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The Solar+ Decade: Roadmap for Building the Solar+ Economy

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Foreword

The Vision

Over the last decade, the U.S. solar industry experienced an average annual growth rate of more than 50%. Installed solar capacity now exceeds 130 GWdc across more than 3 million systems nationwide, compared to less than 2 GW and 100,000 systems at the end of 2009. But despite this incredible growth, solar accounts for about 4% of all electricity generation today.

In May 2019, SEIA convened more than 100 leaders from across the solar and solar + storage industry to build a long-term vision for the clean energy economy. SEIA articulated an ambitious goal of radical market transformation, including branding the 2020s the Solar+ Decade and solar + storage reaching 20% of electricity generation in the U.S.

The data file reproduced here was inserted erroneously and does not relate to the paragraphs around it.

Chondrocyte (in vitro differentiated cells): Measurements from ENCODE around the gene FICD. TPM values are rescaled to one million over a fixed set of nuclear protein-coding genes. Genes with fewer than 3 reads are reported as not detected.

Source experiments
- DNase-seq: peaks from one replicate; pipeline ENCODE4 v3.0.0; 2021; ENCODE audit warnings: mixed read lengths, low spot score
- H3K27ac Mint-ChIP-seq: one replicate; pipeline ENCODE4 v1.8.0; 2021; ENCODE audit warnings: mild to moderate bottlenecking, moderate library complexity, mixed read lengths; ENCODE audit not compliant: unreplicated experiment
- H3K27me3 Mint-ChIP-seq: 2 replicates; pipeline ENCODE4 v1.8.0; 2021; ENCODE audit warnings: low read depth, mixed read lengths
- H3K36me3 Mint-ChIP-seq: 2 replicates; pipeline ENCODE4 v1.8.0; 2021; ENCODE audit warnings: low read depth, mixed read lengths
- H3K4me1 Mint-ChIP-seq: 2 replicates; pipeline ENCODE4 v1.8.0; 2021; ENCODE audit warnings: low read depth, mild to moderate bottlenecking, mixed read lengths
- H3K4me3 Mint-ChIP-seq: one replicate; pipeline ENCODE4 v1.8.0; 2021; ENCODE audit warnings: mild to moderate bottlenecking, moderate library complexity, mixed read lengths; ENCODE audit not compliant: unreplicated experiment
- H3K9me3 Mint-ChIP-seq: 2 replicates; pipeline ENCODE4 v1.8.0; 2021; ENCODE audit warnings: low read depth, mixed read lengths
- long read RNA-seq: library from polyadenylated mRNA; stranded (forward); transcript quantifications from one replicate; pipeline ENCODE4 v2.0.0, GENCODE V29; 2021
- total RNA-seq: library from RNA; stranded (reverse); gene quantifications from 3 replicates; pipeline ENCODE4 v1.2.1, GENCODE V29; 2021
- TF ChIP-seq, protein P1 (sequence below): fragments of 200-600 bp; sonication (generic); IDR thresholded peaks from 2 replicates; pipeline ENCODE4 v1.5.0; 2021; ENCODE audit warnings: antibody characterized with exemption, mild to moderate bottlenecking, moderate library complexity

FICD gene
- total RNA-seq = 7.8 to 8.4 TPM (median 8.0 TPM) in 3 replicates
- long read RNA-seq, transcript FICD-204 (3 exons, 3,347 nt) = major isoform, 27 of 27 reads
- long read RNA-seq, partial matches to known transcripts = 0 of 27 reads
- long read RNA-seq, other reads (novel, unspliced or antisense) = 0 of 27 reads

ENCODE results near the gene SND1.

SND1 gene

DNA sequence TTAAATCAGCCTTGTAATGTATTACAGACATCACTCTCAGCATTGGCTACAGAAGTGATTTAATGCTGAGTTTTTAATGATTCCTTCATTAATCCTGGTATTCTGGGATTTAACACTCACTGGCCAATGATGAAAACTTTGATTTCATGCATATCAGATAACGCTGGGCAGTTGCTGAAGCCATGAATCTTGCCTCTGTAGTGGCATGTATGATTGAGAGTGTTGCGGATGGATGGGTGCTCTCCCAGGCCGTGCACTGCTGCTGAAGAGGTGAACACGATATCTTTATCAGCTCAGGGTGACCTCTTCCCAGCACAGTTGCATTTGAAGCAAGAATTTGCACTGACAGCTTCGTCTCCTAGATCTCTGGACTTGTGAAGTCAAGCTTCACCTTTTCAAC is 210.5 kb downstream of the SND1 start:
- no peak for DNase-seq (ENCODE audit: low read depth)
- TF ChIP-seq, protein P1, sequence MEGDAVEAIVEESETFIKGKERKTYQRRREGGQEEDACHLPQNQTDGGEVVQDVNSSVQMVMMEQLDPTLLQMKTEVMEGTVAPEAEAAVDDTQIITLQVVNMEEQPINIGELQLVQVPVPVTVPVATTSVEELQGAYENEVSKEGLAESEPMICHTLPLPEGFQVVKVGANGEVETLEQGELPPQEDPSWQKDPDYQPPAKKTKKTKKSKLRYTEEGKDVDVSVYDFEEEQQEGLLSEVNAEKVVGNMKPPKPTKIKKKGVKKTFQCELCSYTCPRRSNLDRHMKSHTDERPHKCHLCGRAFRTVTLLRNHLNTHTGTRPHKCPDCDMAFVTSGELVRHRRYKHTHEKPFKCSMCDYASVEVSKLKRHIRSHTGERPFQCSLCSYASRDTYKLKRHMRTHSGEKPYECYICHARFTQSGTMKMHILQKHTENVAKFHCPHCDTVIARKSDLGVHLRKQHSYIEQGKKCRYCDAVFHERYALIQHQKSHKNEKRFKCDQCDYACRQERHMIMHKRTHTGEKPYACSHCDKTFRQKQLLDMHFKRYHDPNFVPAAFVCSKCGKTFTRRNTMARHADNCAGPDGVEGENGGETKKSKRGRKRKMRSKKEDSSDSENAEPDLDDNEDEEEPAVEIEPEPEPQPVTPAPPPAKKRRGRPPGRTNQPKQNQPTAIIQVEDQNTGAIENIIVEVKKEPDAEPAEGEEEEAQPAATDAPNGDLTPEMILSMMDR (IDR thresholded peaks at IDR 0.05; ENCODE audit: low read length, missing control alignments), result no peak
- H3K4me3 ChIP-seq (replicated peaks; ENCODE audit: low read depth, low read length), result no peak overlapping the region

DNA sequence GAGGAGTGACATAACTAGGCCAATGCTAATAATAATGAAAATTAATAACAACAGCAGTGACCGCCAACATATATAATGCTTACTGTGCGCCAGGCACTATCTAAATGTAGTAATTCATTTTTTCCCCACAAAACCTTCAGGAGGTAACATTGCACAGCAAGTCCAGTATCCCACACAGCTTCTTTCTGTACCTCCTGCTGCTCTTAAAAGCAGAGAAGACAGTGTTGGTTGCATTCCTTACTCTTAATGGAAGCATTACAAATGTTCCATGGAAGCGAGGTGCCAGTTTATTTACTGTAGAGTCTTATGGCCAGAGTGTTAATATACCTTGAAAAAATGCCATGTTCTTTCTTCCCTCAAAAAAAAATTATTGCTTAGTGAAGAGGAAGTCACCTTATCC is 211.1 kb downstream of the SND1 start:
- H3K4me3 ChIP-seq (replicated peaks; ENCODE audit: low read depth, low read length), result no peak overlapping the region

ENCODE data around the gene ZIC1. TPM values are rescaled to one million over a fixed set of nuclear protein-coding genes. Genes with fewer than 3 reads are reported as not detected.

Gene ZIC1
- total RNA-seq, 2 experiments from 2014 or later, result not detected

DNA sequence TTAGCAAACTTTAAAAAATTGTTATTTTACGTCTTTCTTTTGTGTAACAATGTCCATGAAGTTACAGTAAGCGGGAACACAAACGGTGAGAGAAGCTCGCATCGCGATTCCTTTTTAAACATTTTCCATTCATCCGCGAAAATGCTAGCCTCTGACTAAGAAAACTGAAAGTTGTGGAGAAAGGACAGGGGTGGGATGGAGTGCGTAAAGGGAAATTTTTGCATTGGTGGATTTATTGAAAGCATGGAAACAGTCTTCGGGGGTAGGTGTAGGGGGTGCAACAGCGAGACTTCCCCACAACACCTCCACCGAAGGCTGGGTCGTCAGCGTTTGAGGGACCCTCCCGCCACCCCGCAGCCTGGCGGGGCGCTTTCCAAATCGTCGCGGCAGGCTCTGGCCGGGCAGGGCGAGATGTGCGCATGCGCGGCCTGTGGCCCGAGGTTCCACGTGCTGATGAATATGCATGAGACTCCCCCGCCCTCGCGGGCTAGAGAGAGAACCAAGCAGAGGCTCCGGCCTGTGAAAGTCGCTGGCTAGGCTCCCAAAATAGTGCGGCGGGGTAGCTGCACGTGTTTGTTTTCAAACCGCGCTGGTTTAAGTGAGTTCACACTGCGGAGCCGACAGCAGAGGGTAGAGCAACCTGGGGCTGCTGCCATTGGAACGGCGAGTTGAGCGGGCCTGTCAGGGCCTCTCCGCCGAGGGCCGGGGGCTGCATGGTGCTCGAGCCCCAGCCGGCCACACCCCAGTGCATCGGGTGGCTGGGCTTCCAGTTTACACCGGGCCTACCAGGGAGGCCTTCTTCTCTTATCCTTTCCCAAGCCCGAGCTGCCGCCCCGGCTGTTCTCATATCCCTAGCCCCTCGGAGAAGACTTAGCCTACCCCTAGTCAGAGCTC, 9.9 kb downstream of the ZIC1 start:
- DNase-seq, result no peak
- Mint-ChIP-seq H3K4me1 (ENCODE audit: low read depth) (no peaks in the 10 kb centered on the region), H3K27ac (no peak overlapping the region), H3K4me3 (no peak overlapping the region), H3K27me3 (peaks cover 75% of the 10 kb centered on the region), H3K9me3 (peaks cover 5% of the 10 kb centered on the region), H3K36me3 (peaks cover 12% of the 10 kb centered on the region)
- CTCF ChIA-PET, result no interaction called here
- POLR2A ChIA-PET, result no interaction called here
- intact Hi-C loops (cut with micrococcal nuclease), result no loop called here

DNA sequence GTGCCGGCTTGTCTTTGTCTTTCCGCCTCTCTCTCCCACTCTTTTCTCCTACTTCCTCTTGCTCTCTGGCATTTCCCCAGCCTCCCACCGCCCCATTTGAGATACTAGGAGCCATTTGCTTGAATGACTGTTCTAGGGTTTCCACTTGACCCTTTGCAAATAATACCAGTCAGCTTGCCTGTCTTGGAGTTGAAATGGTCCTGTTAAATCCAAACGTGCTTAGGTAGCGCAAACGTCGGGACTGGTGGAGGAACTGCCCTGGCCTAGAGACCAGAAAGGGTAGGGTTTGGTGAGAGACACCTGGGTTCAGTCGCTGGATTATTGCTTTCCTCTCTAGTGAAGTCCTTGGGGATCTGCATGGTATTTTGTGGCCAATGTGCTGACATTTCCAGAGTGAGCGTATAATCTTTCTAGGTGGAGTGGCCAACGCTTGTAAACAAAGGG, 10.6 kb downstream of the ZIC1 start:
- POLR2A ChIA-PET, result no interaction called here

In the three years since this Roadmap was first published, the U.S. economy, and the energy sector in particular, has experienced historic changes. Increased urgency to tackle climate change and cut carbon emissions, the unprecedented challenges of the COVID-19 pandemic and the passage of the most transformative federal clean energy policy in history have all left their mark on the clean energy economy.

The combination of all these intersecting factors has only increased the potential for solar and storage growth. As a result, in September 2021, SEIA announced a new target for the Solar+ Decade: for solar to reach 30% of all U.S. electricity generation by 2030. In May 2022, we reconvened our members and industry stakeholders to revisit the Solar+ Decade Vision and discuss meaningful actions in the short, medium and long term that will be necessary to achieving our ambitious goals.

Then, in late July 2022, the very future of the U.S. energy economy was transformed when Congress passed the Inflation Reduction Act (IRA), which included long-term extensions of the investment tax credit (ITC), new standards for workforce development, investments in domestic manufacturing of clean energy products, a standalone tax credit for energy storage, and much more.